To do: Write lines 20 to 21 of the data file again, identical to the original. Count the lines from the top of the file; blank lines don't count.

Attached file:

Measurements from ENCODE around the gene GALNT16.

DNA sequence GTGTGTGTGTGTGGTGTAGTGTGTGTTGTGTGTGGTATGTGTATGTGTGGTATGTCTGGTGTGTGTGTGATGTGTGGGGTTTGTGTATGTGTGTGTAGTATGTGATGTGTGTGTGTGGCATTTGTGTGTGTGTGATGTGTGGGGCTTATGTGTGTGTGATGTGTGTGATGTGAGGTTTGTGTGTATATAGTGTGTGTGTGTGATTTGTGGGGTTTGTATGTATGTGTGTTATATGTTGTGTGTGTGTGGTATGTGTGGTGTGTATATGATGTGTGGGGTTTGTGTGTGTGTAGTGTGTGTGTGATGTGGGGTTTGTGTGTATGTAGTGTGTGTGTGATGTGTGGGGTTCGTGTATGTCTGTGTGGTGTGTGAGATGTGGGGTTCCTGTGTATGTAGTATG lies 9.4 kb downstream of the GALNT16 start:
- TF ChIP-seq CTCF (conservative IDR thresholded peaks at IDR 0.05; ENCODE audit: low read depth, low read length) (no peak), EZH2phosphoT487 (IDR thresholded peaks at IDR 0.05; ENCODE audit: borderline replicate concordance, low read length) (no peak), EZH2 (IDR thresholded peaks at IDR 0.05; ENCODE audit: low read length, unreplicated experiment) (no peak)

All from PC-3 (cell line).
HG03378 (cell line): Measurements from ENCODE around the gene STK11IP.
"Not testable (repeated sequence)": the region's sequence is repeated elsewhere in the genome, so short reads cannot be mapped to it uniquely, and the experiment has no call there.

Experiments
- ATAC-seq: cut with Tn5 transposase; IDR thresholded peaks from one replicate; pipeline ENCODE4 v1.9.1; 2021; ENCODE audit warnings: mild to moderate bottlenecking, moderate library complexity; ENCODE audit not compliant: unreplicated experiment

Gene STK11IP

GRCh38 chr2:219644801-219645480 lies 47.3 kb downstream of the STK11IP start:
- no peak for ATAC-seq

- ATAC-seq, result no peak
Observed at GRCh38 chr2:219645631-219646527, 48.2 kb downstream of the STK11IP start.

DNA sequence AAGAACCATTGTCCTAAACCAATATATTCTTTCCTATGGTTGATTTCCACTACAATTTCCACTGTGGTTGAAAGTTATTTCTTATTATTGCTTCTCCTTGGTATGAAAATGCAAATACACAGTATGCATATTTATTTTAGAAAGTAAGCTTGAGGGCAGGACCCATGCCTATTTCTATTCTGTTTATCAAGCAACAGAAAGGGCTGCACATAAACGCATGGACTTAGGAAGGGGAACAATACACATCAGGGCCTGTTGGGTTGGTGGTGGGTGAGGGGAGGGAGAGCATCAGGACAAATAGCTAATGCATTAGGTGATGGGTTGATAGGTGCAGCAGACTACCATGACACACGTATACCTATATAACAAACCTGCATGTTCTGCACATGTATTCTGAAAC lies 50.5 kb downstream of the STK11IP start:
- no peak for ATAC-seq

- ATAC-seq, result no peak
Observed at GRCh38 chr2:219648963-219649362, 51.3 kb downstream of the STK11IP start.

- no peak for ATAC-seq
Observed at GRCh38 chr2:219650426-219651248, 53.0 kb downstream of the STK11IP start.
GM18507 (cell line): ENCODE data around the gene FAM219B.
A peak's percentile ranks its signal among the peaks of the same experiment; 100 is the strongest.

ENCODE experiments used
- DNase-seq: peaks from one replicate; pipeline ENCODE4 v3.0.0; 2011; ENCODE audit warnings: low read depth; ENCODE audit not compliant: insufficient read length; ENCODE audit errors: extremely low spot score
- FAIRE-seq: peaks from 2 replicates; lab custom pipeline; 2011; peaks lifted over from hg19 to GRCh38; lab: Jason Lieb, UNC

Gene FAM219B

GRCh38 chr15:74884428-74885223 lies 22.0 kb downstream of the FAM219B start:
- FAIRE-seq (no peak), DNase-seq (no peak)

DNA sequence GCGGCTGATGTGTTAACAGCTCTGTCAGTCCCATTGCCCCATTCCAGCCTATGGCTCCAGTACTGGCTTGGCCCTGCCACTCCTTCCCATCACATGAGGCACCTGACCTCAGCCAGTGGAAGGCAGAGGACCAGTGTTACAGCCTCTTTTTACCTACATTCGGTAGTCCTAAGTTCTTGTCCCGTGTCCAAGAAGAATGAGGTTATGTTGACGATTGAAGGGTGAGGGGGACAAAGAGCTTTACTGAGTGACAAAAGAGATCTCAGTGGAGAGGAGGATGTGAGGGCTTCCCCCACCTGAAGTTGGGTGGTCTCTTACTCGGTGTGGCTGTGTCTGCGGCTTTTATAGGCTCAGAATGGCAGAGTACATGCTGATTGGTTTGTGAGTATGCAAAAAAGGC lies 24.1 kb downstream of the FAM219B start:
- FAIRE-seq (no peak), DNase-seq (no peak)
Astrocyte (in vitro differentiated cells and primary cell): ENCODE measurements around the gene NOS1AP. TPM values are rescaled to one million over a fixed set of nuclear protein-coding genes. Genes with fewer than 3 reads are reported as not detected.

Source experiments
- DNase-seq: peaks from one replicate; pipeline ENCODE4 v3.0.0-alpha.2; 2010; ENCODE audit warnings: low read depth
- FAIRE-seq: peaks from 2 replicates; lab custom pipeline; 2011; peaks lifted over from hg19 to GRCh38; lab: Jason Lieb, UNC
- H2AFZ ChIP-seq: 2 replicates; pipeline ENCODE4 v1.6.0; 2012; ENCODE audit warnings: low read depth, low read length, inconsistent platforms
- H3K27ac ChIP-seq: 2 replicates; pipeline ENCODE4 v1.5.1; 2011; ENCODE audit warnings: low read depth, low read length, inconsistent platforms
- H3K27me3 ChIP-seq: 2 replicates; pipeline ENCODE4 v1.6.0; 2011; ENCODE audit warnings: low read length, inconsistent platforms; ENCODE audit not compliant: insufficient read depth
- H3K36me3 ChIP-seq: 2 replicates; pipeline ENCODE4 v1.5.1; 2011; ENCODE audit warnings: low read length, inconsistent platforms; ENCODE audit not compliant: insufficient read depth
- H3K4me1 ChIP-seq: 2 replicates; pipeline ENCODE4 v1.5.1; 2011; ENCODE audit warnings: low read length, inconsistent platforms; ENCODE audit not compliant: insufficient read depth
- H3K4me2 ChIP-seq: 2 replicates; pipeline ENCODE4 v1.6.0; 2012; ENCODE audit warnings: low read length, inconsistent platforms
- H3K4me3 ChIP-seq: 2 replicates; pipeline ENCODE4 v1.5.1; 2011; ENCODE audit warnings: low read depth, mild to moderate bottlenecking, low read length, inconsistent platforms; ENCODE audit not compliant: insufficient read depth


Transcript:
GM18507 (cell line): ENCODE data around the gene FAM219B.
A peak's percentile ranks its signal among the peaks of the same experiment; 100 is the strongest.